Tour Designer Cailin Shannon-Wunder's Bridgehampton Home
When Cailin Shannon-Wunder first laid eyes on the Hamptons 14 years ago, she was surprised by what she saw. The West Coast native had spent a lot of time in Malibu and Santa Monica and thought that the Hamptons would be similar. “Everyone refers to the Hamptons as the beach, so I was shocked to see that it was agricultural and full of farms,” says the interior designer, who grew up in Yakima, Washington, a place she likens more closely to the East End. She was equally delighted to see the tree-lined streets, quaint towns, and traditional architecture. “I love that you can live in the middle of a potato field during the day and then go out to a sophisticated dinner in town at night. That’s something most agricultural areas don’t offer.”
What Shannon-Wunder at first jokingly deemed “fancy farmland” has become her stomping ground, a place she now calls home. Her family—husband Seth and children Elle, seven, Beau, five, and Knox, 18 months—spend every weekend during the summer and almost every holiday at their residence in Bridgehampton, and as much as she likes the convenience of Manhattan during the week, she avers that she is not a city girl at all. “Sometimes you unexpectedly revert to what you grew up with,” Shannon-Wunder says. “For me, it’s important to live in an area like the Hamptons and go to all the local places, where people know who you are. I need to have that.”
Before buying their house, the couple had rented all over the East End, but when they were ready to put down roots, they pinpointed their search toward the middle. “We love being near Bridgehampton Village and having access to all the surrounding towns,” says Shannon-Wunder, who can walk easily from her front door to Marders, the Candy Kitchen, and T. J. Maxx.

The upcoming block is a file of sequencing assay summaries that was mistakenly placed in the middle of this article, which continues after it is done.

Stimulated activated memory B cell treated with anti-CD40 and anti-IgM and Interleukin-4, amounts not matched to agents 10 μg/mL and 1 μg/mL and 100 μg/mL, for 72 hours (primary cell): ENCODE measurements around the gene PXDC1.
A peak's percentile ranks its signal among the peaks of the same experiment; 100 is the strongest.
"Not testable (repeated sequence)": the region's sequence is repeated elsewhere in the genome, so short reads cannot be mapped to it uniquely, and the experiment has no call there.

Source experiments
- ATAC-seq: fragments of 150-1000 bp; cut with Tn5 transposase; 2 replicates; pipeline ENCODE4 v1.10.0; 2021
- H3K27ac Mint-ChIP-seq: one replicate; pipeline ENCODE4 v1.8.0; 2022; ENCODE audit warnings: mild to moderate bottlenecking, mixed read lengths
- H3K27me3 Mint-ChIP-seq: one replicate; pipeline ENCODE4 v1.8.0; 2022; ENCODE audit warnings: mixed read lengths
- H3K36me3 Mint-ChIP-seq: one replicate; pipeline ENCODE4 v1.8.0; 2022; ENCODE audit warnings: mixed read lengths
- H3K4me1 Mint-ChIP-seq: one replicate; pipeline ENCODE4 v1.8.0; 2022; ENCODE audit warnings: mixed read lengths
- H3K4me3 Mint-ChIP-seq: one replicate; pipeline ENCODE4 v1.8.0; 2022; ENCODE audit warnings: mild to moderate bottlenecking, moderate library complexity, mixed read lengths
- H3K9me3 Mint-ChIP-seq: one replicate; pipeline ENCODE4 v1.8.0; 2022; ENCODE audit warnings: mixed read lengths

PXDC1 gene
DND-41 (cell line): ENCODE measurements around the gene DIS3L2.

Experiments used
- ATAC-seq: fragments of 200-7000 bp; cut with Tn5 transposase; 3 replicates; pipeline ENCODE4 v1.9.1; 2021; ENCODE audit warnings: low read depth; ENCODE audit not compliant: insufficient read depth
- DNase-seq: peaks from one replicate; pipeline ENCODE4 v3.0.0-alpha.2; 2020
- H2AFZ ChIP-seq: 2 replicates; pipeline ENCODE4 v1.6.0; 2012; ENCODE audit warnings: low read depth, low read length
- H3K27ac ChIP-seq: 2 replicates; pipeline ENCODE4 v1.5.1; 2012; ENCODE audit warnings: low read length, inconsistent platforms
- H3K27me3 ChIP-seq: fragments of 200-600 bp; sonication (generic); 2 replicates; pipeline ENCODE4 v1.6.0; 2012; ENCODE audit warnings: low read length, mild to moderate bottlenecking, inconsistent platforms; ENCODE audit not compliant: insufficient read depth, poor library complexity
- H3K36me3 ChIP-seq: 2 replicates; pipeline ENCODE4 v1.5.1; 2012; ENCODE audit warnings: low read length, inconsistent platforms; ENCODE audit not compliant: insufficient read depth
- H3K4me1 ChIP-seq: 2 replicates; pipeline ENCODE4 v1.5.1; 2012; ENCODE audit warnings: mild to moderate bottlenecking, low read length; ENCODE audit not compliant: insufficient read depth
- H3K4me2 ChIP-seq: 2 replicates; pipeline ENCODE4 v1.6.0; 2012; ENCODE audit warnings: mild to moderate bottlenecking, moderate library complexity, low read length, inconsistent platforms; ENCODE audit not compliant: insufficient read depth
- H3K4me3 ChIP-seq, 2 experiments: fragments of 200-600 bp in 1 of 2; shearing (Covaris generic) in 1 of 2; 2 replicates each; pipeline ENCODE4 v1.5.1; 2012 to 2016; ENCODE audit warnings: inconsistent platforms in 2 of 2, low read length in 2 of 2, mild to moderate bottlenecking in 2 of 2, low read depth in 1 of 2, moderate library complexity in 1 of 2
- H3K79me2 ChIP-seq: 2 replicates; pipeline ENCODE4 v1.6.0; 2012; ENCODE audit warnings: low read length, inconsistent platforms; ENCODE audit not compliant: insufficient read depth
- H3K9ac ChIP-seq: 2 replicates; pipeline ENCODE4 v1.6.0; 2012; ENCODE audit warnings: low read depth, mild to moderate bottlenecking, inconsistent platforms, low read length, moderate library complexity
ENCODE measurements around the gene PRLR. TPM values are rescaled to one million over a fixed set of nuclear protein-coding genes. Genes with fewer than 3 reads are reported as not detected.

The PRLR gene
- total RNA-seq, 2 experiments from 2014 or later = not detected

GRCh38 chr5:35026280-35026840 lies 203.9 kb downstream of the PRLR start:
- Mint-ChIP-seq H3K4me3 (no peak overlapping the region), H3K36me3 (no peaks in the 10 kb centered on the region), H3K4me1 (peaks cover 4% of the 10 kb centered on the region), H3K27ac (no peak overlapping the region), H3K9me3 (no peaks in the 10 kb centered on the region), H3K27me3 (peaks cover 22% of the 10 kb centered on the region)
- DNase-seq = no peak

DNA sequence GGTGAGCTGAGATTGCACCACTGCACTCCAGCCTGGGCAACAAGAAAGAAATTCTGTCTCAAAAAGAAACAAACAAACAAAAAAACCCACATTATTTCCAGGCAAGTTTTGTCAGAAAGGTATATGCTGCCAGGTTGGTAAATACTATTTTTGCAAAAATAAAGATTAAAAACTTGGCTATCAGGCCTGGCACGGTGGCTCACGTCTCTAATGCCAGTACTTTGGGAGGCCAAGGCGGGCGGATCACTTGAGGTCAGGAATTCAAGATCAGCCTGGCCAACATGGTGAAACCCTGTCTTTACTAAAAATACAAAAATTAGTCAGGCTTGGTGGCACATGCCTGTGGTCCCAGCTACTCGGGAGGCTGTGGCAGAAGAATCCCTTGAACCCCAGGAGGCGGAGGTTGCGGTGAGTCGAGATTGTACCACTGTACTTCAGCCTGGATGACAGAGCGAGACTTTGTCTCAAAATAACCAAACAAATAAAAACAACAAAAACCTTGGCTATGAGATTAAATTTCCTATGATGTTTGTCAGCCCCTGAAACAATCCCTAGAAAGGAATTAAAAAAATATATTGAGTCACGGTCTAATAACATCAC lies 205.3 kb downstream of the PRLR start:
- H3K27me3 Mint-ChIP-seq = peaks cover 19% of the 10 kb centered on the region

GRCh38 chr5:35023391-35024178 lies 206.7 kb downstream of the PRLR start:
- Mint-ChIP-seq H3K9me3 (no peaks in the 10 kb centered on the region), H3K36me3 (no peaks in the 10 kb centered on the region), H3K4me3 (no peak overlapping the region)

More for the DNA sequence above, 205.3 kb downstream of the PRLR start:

T. J. Maxx? Not the first shopping resource one would associate with a stylish Hamptons decorator. But it’s nirvana for Shannon-Wunder, who loves imbuing her projects with a high/low vibe. “I’ll mix really expensive chairs with a table from HomeGoods,” says the designer, who’s fond of shopping for unusual accessories on sites like Etsy or perusing Target.com to see what Nate Berkus has been up to. And when she needs to find exactly the right piece, she’s not above making it herself: Witness the willowy pendant lamps in the stair hall, which she fashioned from Vietnamese fishing nets, and the family room’s cocktail table, constructed from old railroad ties. “I even like to ask shop owners for a look inside their storage barns, just to see what’s been sitting around for the last decade.”
To keep things simple in the 8,000-square-foot, gambrel-style house—which Southampton-based architect Brian Brady updated and retrofitted, taking it from just another spec to downright spectacular—she settled on a Scandinavian-style palette of beige, white, and gray, often adding texture and gravitas to certain furnishings with the help of local faux painter Heather Dunn. Still, decorating a six-bedroom, seven-bath house is not an easy undertaking. “The master bedroom was originally intended to be a rec room,” she says, “but we decided to turn it into a 2,500-square-foot master suite.” To give the kitchen a slightly rustic appeal, Shannon-Wunder and Brady installed reclaimed floors and beams from an old barn in Tennessee; in the dining room and mud room, they laid brick floors in a herringbone pattern. And a gleaming Dutch door, painted a rich black, now greets visitors at the front entrance. “So many people go for new construction,” Shannon-Wunder says, “but it tends to look the same. We took down all the cheesy, shiny stuff and made it look like a farmhouse, the way it should. It’s just a newer farmhouse.”
A version of this article appeared in the September/October 2016 issue of HC&G (Hamptons Cottages & Gardens) with the headline: Farm Fresh.